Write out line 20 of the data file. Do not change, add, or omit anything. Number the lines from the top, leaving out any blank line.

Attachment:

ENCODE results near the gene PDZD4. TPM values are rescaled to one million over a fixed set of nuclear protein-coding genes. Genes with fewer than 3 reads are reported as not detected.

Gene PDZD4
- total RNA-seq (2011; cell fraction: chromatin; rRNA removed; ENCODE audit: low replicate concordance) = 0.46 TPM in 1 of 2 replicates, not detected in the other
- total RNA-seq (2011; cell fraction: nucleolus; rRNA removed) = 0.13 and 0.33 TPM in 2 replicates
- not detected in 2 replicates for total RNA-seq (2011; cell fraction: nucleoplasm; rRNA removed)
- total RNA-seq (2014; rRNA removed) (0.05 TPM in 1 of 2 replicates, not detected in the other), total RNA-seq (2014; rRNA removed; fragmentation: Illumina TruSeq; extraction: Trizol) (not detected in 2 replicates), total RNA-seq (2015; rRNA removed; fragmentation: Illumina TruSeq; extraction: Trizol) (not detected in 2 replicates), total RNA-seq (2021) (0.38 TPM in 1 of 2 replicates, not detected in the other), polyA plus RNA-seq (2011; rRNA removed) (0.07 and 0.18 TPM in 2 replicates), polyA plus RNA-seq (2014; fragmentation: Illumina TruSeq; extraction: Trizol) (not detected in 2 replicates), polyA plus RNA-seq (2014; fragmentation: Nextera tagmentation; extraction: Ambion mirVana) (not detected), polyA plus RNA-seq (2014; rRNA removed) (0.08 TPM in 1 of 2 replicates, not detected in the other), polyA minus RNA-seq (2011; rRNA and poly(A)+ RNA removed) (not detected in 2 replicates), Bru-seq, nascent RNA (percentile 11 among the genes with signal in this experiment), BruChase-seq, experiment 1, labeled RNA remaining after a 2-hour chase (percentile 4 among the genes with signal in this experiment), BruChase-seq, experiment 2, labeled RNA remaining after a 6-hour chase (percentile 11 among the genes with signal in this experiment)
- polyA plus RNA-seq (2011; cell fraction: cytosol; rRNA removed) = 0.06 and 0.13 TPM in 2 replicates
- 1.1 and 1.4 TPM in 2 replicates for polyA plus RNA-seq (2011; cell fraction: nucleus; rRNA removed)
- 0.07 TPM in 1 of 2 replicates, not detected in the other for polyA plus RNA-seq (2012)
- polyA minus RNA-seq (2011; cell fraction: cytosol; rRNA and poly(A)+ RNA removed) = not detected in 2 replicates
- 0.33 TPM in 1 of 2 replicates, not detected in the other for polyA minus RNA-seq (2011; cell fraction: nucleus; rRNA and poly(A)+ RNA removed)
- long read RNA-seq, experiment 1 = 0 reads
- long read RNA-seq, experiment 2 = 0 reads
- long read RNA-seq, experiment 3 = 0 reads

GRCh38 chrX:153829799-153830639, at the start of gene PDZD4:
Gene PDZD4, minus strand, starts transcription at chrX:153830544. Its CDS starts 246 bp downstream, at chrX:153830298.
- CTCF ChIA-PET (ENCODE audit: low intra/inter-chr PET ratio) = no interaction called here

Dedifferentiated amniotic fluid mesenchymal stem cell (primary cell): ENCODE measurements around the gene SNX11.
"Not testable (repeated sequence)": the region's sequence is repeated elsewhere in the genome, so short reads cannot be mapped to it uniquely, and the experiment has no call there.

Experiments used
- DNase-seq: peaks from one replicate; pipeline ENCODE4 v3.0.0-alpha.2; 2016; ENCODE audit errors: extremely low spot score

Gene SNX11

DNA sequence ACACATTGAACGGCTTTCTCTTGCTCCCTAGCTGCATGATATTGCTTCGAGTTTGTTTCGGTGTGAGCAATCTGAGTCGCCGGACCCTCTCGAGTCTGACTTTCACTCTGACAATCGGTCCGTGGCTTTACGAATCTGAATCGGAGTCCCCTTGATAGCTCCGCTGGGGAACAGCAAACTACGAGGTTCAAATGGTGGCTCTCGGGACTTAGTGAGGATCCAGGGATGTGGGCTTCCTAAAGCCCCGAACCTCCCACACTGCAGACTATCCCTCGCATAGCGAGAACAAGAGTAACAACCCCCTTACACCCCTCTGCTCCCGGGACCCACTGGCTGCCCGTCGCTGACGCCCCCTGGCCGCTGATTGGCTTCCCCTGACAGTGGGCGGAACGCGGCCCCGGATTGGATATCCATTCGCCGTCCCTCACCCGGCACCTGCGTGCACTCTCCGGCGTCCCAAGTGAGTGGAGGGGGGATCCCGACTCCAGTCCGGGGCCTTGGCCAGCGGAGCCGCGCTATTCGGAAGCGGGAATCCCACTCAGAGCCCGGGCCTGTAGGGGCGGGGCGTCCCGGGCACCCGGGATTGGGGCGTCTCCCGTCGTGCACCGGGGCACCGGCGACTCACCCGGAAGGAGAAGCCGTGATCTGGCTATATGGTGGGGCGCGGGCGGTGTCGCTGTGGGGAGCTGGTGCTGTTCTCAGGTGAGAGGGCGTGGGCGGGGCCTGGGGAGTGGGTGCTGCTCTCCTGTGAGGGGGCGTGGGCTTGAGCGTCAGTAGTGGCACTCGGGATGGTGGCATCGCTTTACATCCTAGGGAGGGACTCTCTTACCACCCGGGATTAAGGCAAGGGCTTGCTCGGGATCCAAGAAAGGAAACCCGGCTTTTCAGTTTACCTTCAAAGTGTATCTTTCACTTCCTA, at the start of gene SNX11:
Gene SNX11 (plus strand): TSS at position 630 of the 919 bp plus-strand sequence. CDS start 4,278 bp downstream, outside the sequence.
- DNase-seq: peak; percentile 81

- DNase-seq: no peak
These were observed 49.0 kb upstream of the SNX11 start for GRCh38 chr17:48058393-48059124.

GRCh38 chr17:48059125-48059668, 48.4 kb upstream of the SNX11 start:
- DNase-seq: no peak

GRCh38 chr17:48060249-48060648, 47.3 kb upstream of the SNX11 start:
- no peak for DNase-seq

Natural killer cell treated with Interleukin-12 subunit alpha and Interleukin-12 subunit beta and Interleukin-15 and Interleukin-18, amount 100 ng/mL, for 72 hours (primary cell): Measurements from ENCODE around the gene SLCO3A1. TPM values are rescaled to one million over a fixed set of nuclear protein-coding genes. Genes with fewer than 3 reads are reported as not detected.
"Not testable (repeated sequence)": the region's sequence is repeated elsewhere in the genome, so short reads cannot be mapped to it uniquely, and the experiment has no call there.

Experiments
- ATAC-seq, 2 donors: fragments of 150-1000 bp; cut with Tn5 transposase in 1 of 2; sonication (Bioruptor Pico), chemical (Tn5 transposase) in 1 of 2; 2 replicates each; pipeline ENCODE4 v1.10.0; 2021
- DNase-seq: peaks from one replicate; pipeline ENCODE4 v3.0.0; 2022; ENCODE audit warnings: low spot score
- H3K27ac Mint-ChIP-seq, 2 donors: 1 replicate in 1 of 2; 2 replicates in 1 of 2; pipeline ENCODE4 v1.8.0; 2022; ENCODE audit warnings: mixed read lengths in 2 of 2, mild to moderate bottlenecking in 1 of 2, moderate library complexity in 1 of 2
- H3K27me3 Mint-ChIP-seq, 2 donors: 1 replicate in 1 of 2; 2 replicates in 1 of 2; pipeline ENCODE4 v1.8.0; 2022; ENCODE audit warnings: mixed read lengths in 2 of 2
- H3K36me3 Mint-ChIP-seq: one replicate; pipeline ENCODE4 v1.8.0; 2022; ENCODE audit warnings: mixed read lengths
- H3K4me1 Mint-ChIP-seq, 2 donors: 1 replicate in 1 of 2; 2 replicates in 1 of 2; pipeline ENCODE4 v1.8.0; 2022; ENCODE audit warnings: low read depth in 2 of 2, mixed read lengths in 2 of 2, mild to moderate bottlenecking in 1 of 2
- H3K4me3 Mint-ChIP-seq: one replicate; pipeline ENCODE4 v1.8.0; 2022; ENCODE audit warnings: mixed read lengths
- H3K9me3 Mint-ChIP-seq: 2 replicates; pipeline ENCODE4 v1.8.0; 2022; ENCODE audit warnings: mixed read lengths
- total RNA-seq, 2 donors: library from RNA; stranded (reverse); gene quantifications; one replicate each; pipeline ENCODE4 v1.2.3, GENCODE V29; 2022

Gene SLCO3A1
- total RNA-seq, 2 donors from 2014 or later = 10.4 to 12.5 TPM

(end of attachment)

Experiments used